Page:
A feeling of awe and reverence came to the boy. "It is the home of the Great Mystery," he thought to himself; and the impressiveness of his surroundings made him forget his sorrow.
Very soon Wahchewin came with some diffi- culty to the steps. She placed the body of Ohi- tika upon the ground in a life-like position and again left the two alone.
As soon as she disappeared from view, Unchee- dah, with all solemnity and reverence, unfast- ened the leather strings that held the four small bundles of paints and one of tobacco, while the filled pipe was laid beside the dead Ohitika.
She scattered paints and tobacco all about. Again they stood a few moments silently; then she drew a deep breath and began her prayer to the Great Mystery:
"0, Great Mystery, we hear thy voice in the rushing waters below us! We hear thy whisper in the great oaks above! Our spirits are refreshed with thy breath from within this cave. 0, hear our prayer! Behold this little boy and bless him! Make him a warrior and a hunter as great as thou didst make his father and grandfather."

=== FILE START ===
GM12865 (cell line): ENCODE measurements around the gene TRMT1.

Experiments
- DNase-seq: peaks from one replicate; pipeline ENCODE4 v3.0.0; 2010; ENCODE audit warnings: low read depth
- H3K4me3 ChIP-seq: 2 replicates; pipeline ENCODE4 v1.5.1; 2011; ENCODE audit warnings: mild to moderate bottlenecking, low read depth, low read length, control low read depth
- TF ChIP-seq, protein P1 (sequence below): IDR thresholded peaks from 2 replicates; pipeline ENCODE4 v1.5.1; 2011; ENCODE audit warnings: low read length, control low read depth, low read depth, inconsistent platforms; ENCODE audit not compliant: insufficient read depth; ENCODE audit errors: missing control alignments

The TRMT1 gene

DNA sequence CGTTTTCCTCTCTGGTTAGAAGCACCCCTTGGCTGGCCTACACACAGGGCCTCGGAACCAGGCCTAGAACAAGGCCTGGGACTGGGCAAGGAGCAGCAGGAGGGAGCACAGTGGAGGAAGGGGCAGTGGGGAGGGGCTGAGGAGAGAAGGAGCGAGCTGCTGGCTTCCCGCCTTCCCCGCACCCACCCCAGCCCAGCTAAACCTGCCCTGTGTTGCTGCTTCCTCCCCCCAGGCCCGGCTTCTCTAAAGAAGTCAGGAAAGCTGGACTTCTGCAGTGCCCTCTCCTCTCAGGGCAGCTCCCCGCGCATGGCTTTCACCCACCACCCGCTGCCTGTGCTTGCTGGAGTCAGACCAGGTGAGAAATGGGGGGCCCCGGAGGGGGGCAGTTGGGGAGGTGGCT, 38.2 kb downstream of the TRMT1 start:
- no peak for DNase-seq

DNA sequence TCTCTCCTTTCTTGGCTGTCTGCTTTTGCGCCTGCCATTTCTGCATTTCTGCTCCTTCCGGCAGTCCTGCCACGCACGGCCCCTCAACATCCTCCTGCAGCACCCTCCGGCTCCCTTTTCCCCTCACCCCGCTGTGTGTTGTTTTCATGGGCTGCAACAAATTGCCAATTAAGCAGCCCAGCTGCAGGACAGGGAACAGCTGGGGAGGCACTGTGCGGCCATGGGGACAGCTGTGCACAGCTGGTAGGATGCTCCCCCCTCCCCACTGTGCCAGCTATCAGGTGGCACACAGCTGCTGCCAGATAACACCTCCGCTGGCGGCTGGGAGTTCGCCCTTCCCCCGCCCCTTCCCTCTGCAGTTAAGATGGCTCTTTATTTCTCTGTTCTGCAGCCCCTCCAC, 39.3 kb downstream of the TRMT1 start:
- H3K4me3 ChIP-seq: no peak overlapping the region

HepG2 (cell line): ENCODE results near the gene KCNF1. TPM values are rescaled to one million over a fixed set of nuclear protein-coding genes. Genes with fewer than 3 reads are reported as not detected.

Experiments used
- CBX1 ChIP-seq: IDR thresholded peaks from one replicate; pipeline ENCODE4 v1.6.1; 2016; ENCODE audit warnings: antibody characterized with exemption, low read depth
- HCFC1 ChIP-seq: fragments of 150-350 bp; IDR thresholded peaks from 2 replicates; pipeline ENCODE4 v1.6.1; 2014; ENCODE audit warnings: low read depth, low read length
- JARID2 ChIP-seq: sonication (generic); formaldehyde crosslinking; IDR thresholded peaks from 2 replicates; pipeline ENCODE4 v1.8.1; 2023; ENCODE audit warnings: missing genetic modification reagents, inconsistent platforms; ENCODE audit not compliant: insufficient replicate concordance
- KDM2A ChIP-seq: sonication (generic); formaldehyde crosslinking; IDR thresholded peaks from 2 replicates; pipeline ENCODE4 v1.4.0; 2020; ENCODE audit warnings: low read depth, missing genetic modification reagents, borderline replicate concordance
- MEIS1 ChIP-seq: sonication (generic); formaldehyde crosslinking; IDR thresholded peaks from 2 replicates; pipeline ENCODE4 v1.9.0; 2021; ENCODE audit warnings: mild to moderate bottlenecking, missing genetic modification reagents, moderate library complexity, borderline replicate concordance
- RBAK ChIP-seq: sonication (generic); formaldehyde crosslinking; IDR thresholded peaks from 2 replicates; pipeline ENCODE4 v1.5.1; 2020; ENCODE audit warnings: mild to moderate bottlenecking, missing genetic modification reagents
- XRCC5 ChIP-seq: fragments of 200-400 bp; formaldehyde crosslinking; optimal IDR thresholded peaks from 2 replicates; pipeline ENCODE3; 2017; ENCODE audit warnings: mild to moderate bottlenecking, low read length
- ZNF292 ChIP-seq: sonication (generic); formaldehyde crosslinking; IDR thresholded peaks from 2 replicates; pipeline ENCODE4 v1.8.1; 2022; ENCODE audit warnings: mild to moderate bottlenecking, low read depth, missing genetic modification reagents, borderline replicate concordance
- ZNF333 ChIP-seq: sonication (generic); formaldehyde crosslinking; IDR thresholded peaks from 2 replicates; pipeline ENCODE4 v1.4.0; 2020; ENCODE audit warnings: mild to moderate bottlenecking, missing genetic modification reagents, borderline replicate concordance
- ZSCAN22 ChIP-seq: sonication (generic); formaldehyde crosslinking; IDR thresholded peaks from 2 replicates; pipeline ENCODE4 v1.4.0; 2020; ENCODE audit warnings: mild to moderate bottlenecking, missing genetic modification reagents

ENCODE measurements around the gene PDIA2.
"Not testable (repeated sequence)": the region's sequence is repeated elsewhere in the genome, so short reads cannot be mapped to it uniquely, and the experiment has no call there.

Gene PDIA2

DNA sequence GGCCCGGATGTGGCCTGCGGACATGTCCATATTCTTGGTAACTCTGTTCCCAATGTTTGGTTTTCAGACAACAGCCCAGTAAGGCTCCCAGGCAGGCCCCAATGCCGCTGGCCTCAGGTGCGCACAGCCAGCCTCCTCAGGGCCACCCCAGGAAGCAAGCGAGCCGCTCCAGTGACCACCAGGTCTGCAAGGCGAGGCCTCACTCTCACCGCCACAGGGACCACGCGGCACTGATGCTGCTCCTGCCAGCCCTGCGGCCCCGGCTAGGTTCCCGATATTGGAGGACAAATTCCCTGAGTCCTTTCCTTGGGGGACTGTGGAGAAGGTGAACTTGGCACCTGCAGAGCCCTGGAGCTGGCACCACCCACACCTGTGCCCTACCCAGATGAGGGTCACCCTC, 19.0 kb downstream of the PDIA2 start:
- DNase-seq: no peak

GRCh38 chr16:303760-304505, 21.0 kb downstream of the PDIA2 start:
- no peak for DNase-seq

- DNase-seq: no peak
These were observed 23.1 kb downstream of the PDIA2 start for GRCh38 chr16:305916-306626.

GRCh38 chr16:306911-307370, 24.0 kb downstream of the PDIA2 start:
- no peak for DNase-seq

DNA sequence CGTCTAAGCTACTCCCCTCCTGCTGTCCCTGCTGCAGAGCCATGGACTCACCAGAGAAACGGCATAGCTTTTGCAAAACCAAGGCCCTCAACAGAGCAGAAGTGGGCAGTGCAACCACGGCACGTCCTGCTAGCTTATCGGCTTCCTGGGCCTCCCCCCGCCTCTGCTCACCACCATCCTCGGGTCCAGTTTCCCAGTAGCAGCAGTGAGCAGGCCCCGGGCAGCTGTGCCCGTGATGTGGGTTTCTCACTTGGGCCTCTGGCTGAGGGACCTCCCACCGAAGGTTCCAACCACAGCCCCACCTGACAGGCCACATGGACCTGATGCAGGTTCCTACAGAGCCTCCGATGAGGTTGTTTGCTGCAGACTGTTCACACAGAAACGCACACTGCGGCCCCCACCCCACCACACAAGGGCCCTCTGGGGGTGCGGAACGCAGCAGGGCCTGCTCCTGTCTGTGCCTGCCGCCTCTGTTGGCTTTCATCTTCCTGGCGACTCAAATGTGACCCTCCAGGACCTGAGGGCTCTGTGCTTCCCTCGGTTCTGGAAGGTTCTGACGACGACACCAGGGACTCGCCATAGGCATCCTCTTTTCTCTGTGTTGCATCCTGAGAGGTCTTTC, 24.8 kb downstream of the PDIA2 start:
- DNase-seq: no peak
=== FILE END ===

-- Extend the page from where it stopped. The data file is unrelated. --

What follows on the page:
And with this prayer the little warrior had com- pleted his first offering.
SMOKY DAY was widely known among us as a preserver of history and legend. He was a living book of the traditions and his- tory of his people. Among his ef- fects were bundles of small sticks, notched and painted. One bundle contained the number of his own years. Another was composed of sticks representing the important events of his- tory, each of which was marked with the number of years since that particular event occurred. For instance, there was the year when so many stars fell from the sky, with the number of years since it happened cut into the wood. Another recorded the appearance of a comet; and from these heavenly wonders the great national catastrophes and victories were reckoned.
But I will try to repeat some of his favorite narratives as I heard them from his own lips. I went to him one day with a piece of tobacco and an eagle-feather; not to buy his MSS., but hoping for the privilege of hearing him tell of some of the brave deeds of our people in remote times.